The 7th annual Project Connect will be held on Thursday, October 10, 2013 from 9:00am to 3:30pm at the Hargraves Community Center, 216 N. Roberson Street, in Chapel Hill in Orange County.
Project Connect is a one-day, one-stop center that connects people experiencing, or at risk of homelessness with a broad range of short and long-term services. These include housing, employment, health and dental care, mental health care, veterans' and social service benefits, legal services, and more.
Community members can support Project Connect by donating and/or volunteering. For more information, visit: www.projectconnectorange.org.
This year, over 50 social service agencies and 300 volunteers will serve an expected 300 guests.
Since 2007, the event has served over 900 people in Orange County. The event is a key strategy of the Orange County Partnership to End Homelessness.
"Project Connect makes a powerful impact on our homeless neighbors, providing respect and hospitality and a wide range of assistance," said Jamie Rohe, Orange County Homeless Programs Coordinator. "The event enables service agencies to efficiently reach many people in a single day, and it educates the community about the issues of homelessness."
For more information, please visit www.projectconnectorange.org or directly contact Jamie Rohe, Orange County Homeless Programs Coordinator, at 919-245-2496 or firstname.lastname@example.org.
Thursday, October 10, 2013 -
9:00am to 3:30pm
Hargraves Community Center, 216 N. Roberson Street, Chapel Hill
Monday night (June 11th), the Inter-Faith Council will present it's Good Neighbor Plan and consider a lease between the State of North Carolina and the Town of Chapel Hill for the land and a sublease between the Town of Chapel Hill and IFC to build the new men's shelter on the property.
Passing on an invitation from a friend:
I've mentioned the 100,000 Homes Campaign and my work as the Coordinator here in the Triangle to many of you. NOW is the time to consider volunteering. Read on for more information....
The national 100,000 Homes Campaign is a grassroots effort to find and place the most vulnerable, long-term homeless individuals into 100,000 households across the country by July 2013. To learn more about the campaign, please click here and be inspired by these videos: 100K Homes Introduction , 100K Homes Registry Week
As part of the national campaign, the United Way of the Greater Triangle, the Orange County Partnership to End Homelessness and the Wake County Partnership to End Homelessness are planning a weeklong effort called “Registry Week” to identify and help persons who are homeless obtain and sustain permanent housing.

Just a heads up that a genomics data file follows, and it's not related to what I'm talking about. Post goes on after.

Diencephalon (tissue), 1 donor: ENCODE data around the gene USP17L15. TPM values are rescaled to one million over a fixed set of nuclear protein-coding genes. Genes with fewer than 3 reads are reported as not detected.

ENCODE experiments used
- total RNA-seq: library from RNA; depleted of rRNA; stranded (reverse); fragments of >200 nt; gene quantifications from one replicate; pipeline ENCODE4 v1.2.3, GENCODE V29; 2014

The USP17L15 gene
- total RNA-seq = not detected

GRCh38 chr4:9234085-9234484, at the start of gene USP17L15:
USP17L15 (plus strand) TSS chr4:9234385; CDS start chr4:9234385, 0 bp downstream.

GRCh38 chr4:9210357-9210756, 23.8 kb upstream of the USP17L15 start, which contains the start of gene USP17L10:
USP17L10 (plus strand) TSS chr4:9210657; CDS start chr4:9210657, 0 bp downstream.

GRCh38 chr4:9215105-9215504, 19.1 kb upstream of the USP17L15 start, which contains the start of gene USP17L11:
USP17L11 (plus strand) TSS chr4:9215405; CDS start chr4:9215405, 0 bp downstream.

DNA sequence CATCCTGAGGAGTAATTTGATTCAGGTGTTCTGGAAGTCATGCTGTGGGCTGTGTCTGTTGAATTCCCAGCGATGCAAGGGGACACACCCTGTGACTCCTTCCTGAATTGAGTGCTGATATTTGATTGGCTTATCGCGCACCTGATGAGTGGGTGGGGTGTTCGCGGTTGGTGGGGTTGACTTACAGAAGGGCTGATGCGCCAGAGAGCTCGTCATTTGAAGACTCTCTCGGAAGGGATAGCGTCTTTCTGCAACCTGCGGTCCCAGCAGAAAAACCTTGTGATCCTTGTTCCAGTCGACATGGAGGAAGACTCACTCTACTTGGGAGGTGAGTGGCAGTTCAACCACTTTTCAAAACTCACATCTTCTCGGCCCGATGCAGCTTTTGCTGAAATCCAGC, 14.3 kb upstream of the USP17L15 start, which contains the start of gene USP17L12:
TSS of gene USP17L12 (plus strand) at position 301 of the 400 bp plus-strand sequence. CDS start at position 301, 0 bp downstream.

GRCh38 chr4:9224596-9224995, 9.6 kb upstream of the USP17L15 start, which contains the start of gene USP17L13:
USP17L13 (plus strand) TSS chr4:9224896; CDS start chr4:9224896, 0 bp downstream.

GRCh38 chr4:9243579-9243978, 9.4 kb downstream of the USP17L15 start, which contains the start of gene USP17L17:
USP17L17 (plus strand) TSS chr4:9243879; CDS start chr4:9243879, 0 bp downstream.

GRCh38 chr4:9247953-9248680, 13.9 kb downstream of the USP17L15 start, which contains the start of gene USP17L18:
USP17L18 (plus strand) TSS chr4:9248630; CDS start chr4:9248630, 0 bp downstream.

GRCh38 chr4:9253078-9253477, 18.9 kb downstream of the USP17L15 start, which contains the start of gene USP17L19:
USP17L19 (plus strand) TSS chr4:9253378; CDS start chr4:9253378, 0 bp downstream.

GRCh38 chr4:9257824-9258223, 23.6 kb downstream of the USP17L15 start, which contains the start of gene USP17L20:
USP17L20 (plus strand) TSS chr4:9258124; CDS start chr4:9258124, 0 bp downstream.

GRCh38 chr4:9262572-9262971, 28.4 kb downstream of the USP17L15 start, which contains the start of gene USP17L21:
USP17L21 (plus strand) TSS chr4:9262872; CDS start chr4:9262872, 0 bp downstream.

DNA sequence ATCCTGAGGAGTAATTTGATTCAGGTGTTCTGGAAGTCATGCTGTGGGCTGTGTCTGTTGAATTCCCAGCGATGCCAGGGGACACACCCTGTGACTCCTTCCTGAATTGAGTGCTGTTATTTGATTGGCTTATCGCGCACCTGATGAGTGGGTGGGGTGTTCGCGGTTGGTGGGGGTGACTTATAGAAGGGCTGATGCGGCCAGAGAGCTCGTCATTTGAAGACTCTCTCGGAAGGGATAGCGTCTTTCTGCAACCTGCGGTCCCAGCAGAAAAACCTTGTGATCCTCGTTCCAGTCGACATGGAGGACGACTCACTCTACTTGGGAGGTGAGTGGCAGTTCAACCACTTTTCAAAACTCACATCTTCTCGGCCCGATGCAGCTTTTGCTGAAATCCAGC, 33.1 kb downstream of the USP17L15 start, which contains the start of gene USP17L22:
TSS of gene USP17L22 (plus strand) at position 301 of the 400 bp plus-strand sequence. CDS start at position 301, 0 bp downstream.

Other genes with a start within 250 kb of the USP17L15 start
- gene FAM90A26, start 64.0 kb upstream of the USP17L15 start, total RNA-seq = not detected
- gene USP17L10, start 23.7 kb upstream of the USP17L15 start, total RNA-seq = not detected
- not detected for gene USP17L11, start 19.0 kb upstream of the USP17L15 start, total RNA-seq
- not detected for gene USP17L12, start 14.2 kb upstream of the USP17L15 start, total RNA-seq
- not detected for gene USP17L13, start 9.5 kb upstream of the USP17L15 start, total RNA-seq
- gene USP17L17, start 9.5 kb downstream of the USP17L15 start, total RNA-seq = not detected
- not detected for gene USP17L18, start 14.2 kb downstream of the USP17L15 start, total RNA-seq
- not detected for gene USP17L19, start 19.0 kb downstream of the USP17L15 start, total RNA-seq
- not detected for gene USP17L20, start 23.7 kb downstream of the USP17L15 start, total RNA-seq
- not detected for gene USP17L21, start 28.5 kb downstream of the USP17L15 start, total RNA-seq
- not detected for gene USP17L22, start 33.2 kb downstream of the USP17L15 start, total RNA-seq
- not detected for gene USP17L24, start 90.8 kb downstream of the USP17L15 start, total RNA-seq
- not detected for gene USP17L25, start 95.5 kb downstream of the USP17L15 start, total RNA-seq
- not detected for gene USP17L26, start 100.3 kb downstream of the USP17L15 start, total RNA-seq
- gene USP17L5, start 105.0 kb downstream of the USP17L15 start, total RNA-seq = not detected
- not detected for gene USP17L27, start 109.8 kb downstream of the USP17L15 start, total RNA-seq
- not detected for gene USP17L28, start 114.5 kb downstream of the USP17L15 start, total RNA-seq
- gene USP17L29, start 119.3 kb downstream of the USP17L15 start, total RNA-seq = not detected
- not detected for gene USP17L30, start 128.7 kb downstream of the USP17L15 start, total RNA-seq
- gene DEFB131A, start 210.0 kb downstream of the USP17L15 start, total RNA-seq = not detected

The goal of Orange and Wake Counties’ Registry Week is to create a by-name registry of people living on our streets and in shelters, enabling us to prioritize those who have significant medical issues and have been homeless the longest. The Vulnerability Index is administered in the form of a survey, which captures a homeless individual’s health and the duration of his/her homelessness. This ranking allows those with the most severe health risks to be identified and prioritized for housing and other support. What we learn together during Registry Week will help us reduce chronic homelessness in Wake and Orange counties.
We are recruiting dedicated volunteers to canvass streets and shelters to survey the most vulnerable homeless individuals and families. To ensure the most accurate count possible, we will survey individuals during the early morning and evening hours for three consecutive days. The survey findings will be presented at a community debriefing at the conclusion of Registry Week on Friday, January 27th.
Volunteer opportunities include:
Administering surveys to homeless individuals on the streets, in campsites and shelters throughout Orange and Wake Counties in early morning and evening hours
Entering survey data at the United Way offices in Morrisville
For more information about training times and volunteer opportunities, check out visi thttp://www.unitedwaytriangle.org/100khomes/
Consider joining us in two weeks and help us end homelessness in our community.
Coordinator, 100K Homes – Triangle Registry Week
919 260 2189
Saturday, January 21, 2012 - 12:00pm to Friday, January 27, 2012 - 12:00pm
After reading an email about Kevin Wolff's "Warning to Chapel Hill Residents", I was inspired by the response from the men of the IFC shelter to write an open letter to Mr. Wolff regarding his allegations about the danger of moving the men's shelter near Homestead Park.
Earlier this week, perennial Chapel Hill mayoral candidate Kevin Wolff disseminated a campaign flyer in the Homestead Park neighborhood telling parents that they should be very concerned about the men's transitional facility locating on Homestead Road, suggesting that when the shelter is located there "a child will be assaulted, molested, kidnapped, and/or killed in that park. It's not a matter of if this will happen... it is a matter of when." The full flyer can be read here
Homelessness in Chapel Hill is an issue that, unlike what happens in many communities, reaches headlines in our local media and often the agendas of our Town Council. However, as residents of Chapel Hill seek to safeguard business interests downtown, and as the worsening economic climate continues to find more and more in need, the topic has become increasingly contentious. In too many cases, our most needy citizens are seen as eyesores, barriers to business development and told to get out of town.
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